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Dynamic simulation of process controls

Simulation of a catalytic naphtha reformer confirmed the accurate performance of control instrumentation

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Article Summary
Catalytic reforming is used to upgrade a significant portion of the low octane heavy naphtha that is unsuitable as a high octane gasoline blending component. A control system is essential to guarantee high productivity whilst the safety aspects of the process should be considered. In process control, it is often difficult to measure some important process variables such as composition of product or yield of process because of the limitations of measurement. This task is usually carried out by simulating the process in dynamic mode.

For almost 20 years, dynamic simulation has been used as an effective tool for DCS operator training and design verification. Dynamic simulation is useful throughout the entire lifetime of a plant: from conception to decommissioning. Some of the benefits of dynamic simulation for chemical processes are:
• Identify unit or process operating constraints at the conceptual design phase before capital expenditures are committed
• Improve the process
• Identify and correct weaknesses in the automation system design before commissioning and operation
• Demonstrate control applications before deployment
• Begin start-up of a new or modernised unit or process sooner, and complete it faster
• Train and develop operators on procedures and systems that are safe, optimised, and environmentally friendly
• Provide simulation applications for improving real-time operation and control.

Modern dynamic simulators can be used to provide this type of dynamic information. These flow sheet simulators are supported by strong databases, complete sets of modules and flexible simulation tools, so the user is capable of developing process-wide simulators, and studying the performance of the whole plant.

Most of the studies have focused on steady state modelling and the reaction section, that is fixed bed catalytic reactors in series. In the field of dynamic simulation, Hu et al developed a dynamic mode for the catalytic reforming plant and tried to study the effect of the feed flow rate and reactor temperatures on the yield of the process. Arani et al developed a dynamic model for the catalytic naphtha reformer which focused on the reaction section of this unit. The action of the controllers and dynamic responses were not studied in this work.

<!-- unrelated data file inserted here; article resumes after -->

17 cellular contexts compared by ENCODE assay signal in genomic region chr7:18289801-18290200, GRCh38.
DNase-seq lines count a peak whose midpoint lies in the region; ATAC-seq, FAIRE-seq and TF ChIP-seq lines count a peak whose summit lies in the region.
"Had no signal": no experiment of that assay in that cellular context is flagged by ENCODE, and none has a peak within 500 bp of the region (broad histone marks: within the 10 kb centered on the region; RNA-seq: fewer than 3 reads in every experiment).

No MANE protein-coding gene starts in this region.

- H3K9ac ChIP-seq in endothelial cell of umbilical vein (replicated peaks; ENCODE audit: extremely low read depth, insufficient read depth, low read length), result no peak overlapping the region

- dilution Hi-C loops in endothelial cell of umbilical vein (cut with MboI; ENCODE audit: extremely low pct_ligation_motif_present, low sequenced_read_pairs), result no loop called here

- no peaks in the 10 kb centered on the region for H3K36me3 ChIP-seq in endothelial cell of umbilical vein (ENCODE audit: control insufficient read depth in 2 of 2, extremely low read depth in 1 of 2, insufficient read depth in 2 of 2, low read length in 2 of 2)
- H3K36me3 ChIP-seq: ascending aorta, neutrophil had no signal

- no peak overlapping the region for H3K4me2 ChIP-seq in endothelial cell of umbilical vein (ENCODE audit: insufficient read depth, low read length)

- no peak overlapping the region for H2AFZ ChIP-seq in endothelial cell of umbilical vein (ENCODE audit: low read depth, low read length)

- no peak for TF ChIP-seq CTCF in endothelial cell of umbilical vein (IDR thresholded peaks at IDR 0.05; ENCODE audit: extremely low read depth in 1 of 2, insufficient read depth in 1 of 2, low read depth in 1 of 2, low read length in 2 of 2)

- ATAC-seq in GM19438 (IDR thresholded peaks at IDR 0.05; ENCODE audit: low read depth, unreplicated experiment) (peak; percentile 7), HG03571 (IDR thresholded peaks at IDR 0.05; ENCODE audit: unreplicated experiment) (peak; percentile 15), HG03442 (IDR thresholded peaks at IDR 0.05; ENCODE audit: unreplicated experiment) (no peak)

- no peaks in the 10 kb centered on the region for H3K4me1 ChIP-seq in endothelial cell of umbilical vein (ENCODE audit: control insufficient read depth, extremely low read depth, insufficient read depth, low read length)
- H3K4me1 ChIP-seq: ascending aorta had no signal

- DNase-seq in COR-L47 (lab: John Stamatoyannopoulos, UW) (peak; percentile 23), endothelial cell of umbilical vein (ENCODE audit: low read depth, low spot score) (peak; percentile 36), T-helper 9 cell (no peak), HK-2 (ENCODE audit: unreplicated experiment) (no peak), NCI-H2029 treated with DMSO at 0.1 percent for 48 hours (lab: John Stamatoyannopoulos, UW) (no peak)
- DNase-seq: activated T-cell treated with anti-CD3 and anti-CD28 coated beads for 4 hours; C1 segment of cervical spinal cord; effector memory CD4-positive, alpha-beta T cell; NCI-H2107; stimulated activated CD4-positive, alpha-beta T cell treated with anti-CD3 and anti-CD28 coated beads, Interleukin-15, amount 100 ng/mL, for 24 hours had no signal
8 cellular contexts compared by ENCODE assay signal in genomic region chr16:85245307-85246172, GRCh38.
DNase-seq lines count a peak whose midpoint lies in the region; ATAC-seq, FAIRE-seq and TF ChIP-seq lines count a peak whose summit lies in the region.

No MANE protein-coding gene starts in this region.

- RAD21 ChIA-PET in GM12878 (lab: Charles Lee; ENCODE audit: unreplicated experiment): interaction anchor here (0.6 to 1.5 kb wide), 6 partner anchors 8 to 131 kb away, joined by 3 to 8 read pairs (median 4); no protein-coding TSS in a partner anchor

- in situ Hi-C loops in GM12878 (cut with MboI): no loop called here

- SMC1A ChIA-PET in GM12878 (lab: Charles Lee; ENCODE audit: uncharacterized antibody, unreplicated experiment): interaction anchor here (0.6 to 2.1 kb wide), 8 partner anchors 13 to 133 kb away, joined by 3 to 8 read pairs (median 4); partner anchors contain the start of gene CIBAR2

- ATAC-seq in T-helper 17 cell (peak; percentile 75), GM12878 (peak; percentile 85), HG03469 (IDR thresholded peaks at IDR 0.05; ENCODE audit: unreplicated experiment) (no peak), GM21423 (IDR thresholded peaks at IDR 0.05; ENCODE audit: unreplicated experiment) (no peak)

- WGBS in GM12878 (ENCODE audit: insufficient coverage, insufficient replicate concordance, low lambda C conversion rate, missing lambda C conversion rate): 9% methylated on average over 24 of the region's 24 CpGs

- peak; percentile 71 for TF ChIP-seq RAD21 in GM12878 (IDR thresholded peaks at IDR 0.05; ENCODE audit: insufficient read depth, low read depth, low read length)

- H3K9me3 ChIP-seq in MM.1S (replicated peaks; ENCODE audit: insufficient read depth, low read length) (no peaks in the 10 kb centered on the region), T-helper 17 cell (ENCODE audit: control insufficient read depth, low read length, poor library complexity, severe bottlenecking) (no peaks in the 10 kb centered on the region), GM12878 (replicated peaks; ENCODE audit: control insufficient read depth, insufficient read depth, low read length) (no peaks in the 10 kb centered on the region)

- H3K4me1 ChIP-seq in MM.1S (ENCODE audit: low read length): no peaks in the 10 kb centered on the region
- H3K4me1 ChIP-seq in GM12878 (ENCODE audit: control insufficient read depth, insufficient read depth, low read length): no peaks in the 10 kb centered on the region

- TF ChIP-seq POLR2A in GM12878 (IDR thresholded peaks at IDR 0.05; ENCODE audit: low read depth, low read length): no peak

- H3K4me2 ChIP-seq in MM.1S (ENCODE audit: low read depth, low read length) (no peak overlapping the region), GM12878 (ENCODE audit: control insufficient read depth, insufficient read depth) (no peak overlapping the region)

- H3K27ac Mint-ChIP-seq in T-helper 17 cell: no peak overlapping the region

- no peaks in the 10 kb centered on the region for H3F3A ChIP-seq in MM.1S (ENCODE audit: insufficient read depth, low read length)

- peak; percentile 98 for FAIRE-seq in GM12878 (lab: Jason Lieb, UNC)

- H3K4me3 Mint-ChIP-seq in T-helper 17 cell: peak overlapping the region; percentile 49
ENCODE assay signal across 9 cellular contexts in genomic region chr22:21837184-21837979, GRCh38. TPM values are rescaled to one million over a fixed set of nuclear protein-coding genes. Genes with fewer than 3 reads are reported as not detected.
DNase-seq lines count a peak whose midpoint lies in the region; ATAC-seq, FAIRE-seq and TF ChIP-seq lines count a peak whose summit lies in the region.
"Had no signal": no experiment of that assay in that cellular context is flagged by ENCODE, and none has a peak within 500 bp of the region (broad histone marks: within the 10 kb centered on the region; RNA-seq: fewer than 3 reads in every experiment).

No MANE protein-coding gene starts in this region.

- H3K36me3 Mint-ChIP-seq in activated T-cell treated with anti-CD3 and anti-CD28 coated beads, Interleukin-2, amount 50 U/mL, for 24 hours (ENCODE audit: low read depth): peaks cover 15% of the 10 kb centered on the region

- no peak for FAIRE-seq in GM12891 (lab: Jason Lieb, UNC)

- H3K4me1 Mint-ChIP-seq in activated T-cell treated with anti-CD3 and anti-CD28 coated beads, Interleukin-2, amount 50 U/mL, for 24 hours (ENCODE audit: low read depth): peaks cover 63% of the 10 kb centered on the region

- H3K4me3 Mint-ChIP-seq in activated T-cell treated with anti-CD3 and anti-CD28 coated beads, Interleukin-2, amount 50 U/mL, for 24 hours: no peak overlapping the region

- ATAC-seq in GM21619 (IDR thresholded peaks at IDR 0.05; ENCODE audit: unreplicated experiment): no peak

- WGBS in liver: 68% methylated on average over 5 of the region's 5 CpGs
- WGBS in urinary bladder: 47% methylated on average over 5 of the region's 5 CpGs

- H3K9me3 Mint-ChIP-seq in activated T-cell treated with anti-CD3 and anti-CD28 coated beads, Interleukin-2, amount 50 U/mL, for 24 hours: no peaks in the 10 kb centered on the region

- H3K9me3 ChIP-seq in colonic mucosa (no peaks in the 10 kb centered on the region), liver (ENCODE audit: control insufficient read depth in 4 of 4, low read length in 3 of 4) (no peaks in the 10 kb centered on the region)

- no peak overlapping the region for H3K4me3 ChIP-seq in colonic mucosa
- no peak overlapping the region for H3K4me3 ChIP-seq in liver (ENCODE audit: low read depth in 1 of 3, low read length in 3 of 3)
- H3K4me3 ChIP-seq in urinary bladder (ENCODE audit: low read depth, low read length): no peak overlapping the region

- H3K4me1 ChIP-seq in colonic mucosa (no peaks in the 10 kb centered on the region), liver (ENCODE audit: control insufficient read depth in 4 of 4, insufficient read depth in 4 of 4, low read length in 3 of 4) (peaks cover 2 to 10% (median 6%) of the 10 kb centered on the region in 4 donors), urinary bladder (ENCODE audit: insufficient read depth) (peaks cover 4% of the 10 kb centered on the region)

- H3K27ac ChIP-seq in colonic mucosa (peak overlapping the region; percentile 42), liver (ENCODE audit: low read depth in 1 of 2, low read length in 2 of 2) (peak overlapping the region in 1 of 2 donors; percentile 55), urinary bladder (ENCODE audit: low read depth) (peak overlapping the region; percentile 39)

Therefore, the purpose of this research is to develop a dynamic simulator to study the action of 
the main controllers in the plant. In this way, a whole commercial fixed bed catalytic reforming process was selected, and was simulated using the Aspen-Hysys platform. After validating the simulation, the action of the controllers is studied in the dynamic mode using the set point tracking or servo method.

Process description
A commercial fixed bed catalytic naphtha reforming unit, called Platformer licensed from Chevron Research Corporation, was chosen as a case study. The feed of the plant prior to entering catalytic reforming should undergo hydrodesulphurisation (HDS) in the hydrotreating unit. Then the hydrotreated naphtha, called Platcharge, is introduced to the catalytic reforming process. The specification of the naphtha feed is shown in Table 1. This feed is treated in a Unifiner (naphtha hydrotreating) plant; therefore, the sulphur, nitrogen, olefin and metals contents are negligible.
Figure 1 shows that Platcharge is first preheated by the first furnace (Heater No. 1), and then enters the first reactor (Reactor No. 1) where naphthenes are dehydrogenated to aromatics. Then the product stream from the first reactor passes through the second reactor (Reactor No. 2), and the outlet stream enters the third reactor (Reactor No. 3). The overall reforming reactions are endothermic; therefore, a preheater (heaters Nos. 1, 2 and 3) should essentially be provided before each reforming reactor.